It is an economic axiom that raising the price of a good or service reduces the demand for that good or service.  This results in the search for lower cost alternatives and in the case of unskilled labour, when this is priced out of the market by minimum wage laws, then obviously cheaper alternatives are searched for - robots.

 

But our exploding human population is not necessarily caused by a general increase in population everywhere , but by a differential increase in one sub-population offset by a decreases elsewhere. That the developed world is experiencing population declines is fact, but it’s being more than offset by population growth in the undeveloped world. But these population increases are not simply due to increased fecundity but also due to a natural biological axiom - that populations tend to increase under rising temperatures, and decrease under waning temperatures.  This rule is simply confirmed by not refrigerating food, for example. Want to preserve your freshly butchered meat? Put it in a freezer and it will last for months or years. But leave it in the open environment, it either putrefies or becomes desiccated, (dried out).  The human population is increasing due to the waning of the last (mini) ice age, a period of cold that the earth is still recovering from.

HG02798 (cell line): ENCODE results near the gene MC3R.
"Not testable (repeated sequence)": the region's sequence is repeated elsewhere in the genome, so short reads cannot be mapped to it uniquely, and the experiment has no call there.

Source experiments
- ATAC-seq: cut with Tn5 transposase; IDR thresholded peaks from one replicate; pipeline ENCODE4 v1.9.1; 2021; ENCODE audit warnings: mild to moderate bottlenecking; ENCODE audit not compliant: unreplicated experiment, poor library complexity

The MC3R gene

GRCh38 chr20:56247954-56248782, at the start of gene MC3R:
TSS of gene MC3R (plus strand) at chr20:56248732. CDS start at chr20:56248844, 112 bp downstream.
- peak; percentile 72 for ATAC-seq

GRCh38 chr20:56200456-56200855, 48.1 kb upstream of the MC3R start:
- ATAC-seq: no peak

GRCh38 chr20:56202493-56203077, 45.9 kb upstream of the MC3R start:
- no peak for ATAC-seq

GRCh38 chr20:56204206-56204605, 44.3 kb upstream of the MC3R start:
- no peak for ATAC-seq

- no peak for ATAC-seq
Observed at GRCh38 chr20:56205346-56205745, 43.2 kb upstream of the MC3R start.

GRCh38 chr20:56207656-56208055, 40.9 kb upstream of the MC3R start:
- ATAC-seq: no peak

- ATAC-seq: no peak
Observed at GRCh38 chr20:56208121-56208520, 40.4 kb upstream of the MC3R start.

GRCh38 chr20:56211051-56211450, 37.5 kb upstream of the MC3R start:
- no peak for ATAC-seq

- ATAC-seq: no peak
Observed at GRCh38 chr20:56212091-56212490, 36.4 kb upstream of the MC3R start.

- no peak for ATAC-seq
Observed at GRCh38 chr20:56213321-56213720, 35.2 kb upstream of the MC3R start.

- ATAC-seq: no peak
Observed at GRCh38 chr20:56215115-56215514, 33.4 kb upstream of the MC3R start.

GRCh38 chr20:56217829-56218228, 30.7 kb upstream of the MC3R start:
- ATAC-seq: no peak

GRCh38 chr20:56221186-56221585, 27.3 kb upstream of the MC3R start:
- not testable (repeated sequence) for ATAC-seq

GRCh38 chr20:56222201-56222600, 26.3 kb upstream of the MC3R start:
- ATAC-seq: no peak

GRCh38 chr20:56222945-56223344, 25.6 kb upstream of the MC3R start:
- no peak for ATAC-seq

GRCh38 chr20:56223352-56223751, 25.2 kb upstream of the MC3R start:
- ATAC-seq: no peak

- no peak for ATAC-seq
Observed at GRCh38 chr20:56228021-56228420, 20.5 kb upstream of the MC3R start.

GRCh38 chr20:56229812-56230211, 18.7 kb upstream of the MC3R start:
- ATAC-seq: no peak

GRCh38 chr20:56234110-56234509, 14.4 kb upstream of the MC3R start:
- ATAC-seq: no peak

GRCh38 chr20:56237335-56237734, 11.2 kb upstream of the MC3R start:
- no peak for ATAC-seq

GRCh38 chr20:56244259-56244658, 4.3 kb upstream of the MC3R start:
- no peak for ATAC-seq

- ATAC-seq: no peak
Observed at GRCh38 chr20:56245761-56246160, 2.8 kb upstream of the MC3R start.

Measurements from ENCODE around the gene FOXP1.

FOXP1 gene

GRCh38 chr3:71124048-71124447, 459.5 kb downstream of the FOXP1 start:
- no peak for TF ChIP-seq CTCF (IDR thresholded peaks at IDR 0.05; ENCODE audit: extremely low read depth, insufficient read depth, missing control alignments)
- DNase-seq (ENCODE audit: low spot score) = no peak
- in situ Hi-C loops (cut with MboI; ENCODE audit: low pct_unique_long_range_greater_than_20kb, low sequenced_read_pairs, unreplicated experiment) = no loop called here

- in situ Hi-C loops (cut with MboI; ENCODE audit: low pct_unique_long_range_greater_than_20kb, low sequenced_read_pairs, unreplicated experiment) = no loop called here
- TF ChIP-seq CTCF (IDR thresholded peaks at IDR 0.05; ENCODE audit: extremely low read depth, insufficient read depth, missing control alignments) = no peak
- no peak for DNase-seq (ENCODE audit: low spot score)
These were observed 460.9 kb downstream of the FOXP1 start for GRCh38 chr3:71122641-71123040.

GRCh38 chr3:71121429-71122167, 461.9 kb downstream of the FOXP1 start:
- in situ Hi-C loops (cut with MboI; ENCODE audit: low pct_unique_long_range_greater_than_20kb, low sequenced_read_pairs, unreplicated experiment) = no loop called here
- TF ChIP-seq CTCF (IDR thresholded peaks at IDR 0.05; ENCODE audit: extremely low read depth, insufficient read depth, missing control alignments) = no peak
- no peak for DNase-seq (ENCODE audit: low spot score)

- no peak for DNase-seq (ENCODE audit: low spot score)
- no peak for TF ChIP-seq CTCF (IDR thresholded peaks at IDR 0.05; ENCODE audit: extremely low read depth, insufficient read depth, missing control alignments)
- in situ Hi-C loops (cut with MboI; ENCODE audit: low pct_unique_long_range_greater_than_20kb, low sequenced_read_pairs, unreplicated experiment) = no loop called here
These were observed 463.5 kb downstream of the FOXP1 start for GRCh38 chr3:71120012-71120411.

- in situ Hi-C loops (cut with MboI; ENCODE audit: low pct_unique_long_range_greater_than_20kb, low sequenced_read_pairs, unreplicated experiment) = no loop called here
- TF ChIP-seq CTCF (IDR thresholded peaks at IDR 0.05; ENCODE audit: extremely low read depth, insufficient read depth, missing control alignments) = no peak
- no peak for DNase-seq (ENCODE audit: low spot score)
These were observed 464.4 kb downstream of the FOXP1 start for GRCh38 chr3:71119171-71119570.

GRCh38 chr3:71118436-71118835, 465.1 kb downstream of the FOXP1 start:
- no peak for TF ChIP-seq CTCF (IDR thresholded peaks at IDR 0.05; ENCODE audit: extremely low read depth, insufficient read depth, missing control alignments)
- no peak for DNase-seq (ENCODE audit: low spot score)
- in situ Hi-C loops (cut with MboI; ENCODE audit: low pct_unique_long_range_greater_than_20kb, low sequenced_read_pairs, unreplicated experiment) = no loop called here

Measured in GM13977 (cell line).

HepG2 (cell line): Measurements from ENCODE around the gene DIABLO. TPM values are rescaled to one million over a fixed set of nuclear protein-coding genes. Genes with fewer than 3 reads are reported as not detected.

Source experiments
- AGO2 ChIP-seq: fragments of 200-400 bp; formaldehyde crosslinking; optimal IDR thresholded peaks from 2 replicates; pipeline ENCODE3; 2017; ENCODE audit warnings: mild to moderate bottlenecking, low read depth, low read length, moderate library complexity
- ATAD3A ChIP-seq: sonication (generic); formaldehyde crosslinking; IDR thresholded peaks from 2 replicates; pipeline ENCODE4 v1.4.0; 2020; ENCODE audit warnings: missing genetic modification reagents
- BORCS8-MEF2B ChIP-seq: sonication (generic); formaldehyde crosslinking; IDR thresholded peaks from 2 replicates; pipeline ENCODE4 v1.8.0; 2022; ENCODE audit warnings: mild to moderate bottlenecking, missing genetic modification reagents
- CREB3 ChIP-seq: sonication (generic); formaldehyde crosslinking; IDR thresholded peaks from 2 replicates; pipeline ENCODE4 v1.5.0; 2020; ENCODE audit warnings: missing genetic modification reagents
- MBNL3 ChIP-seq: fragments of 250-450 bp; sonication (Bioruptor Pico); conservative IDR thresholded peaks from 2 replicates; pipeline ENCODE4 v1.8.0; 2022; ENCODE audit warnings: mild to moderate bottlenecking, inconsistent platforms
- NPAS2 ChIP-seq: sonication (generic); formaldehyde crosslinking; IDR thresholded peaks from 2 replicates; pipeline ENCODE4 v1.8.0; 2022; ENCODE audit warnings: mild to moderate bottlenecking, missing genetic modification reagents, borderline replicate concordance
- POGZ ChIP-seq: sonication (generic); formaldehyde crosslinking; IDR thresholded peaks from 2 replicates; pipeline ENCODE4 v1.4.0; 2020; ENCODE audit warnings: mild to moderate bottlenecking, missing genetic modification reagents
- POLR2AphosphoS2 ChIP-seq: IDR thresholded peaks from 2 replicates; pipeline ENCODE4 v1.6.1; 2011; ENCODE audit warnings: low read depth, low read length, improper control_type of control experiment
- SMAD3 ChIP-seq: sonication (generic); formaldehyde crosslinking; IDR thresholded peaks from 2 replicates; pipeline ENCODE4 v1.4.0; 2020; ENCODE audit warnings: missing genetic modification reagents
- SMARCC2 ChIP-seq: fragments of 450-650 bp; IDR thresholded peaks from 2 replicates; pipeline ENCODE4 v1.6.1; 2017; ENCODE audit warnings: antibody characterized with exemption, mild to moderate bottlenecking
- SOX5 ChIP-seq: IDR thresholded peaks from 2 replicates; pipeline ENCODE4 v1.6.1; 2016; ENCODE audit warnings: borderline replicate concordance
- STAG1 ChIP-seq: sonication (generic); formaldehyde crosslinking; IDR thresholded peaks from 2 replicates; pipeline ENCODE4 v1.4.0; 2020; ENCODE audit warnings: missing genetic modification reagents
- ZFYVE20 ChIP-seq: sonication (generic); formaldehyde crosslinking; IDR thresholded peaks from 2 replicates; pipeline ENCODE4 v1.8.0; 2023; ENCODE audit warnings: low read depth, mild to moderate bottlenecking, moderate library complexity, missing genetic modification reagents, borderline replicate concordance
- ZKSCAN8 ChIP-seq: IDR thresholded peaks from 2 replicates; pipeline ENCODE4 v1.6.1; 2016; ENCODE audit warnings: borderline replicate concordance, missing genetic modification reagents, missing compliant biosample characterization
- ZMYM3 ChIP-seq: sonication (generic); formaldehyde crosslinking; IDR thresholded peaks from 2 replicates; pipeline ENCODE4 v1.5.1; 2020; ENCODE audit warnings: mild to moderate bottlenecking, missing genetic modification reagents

Human populations, everything else being equal, wax and wane, like any other biological species, by changes in the environment. If it gets colder, populations decrease in number; if it gets warmer populations increase. So its the fluctuating environment that is causing the biosphere to wax and wane, and not vice versa.

 

Except that some of us believe differently, believing that humans control the climate than vice versa, the climate controlling us. But if most of us also believe in the efficacy of ZIRP to produce infinite wealth, then I suppose so too the climate.

 

And this is the problem.

 

Louis Hissink

Henry’s Retired Geologist.